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Update: Reader recognizes name of Vietnam casualty — and has a better photo

Copy of a photo of Ruben Bell Jr. in 1967 from a Marine yearbook of Bell's Paris Island boot camp class. Another member of the class read about there not being a good photo of Bell for the Vietnam Veterans Fund folks who are collecting pictures of soldiers killed in Vietnam.
Copy of a photo of Ruben Bell Jr. in 1967 from a Marine yearbook of Bell's Paris Island boot camp class. Another member of the class read about there not being a good photo of Bell for the Vietnam Veterans Fund folks who are collecting pictures of soldiers killed in Vietnam.
Published Aug. 20, 2018

David Loeb read the paper on Saturday, and a story took him back to 1967, to boot camp at Parris Island, to one of the other Marines in his platoon.

At his Clearwater apartment, Loeb pulled out an old yearbook and searched for Ruben Bell Jr.'s picture.

There he was, in dress blues.

For years, people had been looking for a photograph of Bell. The Wall of Faces project is trying to collect images to go with all 58,318 names etched on the Vietnam Veterans Memorial in Washington, D.C.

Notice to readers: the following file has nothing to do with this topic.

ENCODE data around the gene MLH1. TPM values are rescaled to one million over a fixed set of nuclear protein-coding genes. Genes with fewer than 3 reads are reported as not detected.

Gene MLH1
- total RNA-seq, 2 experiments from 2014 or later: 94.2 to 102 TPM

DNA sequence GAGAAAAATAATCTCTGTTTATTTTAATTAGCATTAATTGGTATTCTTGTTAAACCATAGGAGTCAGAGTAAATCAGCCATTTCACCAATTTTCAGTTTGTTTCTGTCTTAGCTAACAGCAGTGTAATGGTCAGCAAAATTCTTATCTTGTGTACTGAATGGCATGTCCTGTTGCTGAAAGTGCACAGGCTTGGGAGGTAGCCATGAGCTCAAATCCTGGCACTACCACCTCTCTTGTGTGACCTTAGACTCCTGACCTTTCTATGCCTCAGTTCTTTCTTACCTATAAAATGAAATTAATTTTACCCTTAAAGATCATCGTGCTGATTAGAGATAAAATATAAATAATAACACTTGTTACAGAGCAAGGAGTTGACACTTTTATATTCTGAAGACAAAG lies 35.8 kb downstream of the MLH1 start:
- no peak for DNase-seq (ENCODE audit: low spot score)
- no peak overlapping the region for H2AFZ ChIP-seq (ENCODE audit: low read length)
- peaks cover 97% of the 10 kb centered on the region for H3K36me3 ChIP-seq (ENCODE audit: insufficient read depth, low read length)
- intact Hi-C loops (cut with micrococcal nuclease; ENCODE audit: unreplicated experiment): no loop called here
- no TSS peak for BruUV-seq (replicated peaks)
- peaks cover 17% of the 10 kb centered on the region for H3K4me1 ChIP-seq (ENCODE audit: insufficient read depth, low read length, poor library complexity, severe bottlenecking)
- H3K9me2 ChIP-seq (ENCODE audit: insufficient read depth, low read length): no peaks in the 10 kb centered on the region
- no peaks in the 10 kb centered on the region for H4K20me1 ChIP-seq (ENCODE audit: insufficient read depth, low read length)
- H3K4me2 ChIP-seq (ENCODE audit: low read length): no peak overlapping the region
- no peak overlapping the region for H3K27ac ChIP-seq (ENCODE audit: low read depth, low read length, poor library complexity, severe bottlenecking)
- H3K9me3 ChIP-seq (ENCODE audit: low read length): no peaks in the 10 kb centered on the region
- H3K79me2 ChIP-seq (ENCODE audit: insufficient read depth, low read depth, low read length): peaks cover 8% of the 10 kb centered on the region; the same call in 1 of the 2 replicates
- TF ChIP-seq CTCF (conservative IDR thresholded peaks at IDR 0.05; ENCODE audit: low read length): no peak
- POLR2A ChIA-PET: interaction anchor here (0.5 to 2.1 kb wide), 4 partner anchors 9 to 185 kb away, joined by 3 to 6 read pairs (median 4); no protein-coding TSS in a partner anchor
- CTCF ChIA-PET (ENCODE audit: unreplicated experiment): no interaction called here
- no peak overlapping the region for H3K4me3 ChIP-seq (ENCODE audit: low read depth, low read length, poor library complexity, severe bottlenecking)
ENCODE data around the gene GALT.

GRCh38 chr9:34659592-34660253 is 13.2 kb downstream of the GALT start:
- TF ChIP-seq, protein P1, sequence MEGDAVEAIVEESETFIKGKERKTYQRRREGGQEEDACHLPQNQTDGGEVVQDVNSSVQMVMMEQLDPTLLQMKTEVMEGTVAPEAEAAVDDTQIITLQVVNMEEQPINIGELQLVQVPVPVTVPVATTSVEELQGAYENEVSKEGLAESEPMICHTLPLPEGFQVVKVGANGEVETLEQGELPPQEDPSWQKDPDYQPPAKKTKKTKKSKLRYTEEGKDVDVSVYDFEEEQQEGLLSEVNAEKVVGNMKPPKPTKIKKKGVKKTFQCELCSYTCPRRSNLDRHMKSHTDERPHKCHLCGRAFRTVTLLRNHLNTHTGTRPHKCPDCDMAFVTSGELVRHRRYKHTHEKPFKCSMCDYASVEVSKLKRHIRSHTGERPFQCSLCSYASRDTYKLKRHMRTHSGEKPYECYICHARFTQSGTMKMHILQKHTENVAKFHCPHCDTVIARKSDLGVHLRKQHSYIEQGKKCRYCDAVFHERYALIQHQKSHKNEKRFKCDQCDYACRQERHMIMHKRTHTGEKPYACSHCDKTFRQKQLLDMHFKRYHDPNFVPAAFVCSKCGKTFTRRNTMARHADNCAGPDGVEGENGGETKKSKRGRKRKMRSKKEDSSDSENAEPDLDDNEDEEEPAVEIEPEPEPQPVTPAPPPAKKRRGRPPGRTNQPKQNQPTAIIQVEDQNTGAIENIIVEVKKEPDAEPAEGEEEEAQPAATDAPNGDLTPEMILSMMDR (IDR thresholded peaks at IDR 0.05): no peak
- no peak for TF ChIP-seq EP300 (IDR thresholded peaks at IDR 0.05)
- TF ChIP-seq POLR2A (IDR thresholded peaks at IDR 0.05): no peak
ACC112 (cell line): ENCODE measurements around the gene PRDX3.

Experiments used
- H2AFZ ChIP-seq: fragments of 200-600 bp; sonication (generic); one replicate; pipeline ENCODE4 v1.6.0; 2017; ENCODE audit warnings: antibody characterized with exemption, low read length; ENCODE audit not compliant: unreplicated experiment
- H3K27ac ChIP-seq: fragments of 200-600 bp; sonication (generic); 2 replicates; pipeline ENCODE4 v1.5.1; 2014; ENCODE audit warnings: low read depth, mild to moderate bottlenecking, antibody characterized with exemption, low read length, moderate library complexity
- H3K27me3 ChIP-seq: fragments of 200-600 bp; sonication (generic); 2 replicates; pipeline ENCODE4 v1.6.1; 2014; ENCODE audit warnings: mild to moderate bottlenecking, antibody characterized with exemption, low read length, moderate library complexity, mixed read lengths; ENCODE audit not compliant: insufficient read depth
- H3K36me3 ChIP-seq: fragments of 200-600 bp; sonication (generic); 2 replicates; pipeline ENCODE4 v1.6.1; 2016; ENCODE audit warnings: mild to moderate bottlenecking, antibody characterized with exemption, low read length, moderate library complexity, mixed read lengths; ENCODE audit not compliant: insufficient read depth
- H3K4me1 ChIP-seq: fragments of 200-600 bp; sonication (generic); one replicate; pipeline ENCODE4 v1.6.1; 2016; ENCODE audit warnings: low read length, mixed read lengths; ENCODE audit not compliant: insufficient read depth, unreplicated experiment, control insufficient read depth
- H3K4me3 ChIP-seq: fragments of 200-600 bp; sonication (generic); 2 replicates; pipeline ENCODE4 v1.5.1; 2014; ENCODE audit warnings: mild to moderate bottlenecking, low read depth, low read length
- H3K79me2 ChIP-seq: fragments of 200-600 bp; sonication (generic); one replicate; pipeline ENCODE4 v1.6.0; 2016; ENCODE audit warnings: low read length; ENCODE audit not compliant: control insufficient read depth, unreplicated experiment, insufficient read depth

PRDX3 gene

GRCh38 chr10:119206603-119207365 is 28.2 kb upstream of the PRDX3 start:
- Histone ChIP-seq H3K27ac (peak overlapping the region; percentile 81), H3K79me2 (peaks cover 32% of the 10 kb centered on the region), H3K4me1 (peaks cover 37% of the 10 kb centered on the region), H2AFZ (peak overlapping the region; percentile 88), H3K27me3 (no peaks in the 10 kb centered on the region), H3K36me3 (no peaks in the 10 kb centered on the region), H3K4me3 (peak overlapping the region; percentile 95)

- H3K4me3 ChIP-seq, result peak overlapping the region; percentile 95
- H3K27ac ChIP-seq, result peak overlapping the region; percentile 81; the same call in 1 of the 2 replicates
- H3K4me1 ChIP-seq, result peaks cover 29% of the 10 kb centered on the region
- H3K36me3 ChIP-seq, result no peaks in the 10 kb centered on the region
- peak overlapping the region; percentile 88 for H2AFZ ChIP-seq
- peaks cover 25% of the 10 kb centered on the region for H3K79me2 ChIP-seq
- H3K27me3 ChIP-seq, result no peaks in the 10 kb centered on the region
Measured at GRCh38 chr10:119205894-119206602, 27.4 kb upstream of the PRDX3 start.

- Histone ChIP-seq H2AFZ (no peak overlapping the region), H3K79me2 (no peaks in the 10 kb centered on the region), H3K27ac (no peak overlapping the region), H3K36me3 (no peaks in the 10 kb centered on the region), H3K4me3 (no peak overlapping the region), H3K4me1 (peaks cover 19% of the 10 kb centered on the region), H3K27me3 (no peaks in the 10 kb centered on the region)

Bell's close family is now deceased, and distant relatives couldn't find a picture. After the Tampa Bay Times went looking, it received a grainy old photo attached to Bell's military records. The picture looks almost like a criminal mugshot, with the private's ID number underneath his face.

PREVIOUS COVERAGE: Photo of local marine was missing.

Loeb, now 74 and retired, thought Bell deserved better.

He remembers the young man from St. Petersburg, who was only 19 when he enlisted. Loeb was 23.

At boot camp, there wasn't time to sit and socialize, but some of the men left an impression, Loeb said, even 50 years later.

"I just remember him as a very focused, quiet individual," Loeb said of Bell. "No nonsense."

As a team member, Loeb said, Bell was unselfish.

After boot camp, Bell was shipped to Vietnam. He was only there about a week before he was fatally injured in an explosion.

Loeb went on to jump school and later into the reserves.

"The real heroes are the guys who went over there," he said.

He retired after a career in the wine and liquor industry and came back to Florida. Like Bell, he was born in Miami, though he didn't know that until he read the story.

He felt like he had to share the better image of Bell.

"Once a Marine," he said, "always a Marine."

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